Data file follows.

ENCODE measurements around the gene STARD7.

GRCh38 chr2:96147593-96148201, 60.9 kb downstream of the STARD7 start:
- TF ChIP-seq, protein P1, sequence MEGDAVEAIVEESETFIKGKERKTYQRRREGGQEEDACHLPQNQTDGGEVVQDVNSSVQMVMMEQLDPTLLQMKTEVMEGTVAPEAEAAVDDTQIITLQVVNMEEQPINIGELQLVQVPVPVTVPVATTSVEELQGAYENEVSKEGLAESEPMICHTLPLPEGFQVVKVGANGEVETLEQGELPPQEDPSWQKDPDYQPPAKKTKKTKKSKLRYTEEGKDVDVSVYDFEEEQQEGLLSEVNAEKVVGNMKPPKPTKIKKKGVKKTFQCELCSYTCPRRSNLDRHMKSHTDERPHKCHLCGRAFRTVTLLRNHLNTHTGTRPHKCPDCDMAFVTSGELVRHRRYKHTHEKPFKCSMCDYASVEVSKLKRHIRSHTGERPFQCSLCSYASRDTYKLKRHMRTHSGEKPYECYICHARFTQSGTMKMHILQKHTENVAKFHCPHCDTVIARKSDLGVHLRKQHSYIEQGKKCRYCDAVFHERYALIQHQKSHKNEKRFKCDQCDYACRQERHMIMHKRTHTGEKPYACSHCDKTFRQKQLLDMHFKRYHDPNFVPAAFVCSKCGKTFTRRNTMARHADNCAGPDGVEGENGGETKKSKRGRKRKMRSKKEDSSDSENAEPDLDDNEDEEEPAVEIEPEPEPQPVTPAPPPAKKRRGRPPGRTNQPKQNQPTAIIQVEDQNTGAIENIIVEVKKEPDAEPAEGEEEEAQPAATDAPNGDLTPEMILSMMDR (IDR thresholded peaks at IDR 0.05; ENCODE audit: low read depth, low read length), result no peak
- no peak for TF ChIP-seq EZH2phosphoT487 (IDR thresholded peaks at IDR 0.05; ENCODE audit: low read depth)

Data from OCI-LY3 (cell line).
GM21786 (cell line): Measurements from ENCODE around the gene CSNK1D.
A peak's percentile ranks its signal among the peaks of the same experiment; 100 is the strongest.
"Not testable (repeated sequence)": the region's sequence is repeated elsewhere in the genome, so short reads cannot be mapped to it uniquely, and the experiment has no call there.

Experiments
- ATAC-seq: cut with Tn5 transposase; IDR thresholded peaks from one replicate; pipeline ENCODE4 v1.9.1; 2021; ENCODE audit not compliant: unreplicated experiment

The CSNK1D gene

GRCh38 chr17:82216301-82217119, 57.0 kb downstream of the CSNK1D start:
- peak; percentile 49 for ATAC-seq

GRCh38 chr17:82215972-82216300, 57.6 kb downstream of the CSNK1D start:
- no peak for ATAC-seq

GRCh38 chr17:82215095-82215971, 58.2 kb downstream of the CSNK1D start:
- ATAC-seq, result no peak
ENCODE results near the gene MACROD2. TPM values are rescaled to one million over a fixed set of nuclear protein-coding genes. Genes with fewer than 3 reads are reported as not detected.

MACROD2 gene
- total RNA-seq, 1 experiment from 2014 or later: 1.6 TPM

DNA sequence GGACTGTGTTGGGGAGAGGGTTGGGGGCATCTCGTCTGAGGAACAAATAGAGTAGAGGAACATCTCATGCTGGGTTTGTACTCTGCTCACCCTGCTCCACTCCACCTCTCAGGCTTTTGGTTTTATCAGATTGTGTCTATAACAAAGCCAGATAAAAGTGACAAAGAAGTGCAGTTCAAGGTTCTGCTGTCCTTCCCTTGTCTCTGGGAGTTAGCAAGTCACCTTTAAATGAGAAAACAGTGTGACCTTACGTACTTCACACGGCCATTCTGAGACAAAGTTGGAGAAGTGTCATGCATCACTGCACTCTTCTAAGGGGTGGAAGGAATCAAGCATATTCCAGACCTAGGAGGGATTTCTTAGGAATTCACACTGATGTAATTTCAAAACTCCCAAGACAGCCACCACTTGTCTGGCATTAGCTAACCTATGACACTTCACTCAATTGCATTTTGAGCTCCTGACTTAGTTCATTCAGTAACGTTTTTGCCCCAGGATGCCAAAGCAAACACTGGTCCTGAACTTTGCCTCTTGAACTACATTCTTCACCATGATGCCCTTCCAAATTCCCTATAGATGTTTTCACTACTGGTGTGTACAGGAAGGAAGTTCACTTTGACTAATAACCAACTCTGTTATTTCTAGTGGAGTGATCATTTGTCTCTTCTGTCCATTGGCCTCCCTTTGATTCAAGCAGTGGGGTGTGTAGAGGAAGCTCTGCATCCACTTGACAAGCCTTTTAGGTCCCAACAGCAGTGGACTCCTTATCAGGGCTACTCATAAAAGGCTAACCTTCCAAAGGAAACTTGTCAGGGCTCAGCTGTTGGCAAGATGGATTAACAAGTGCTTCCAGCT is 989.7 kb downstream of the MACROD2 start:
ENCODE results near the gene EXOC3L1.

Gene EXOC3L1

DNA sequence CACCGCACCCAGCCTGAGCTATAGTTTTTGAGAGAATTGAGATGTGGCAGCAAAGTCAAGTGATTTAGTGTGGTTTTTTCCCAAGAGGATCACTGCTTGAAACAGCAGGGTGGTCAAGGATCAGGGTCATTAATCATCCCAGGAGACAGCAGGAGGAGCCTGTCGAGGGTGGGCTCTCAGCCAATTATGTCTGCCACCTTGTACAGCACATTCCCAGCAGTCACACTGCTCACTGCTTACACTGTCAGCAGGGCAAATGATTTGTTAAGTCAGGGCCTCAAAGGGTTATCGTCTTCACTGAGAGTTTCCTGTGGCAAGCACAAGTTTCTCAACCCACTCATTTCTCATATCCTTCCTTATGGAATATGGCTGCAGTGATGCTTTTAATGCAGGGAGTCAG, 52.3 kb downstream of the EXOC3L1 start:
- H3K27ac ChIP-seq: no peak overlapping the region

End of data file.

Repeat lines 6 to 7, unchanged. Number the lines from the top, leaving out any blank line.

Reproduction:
GM21786 (cell line): Measurements from ENCODE around the gene CSNK1D.
A peak's percentile ranks its signal among the peaks of the same experiment; 100 is the strongest.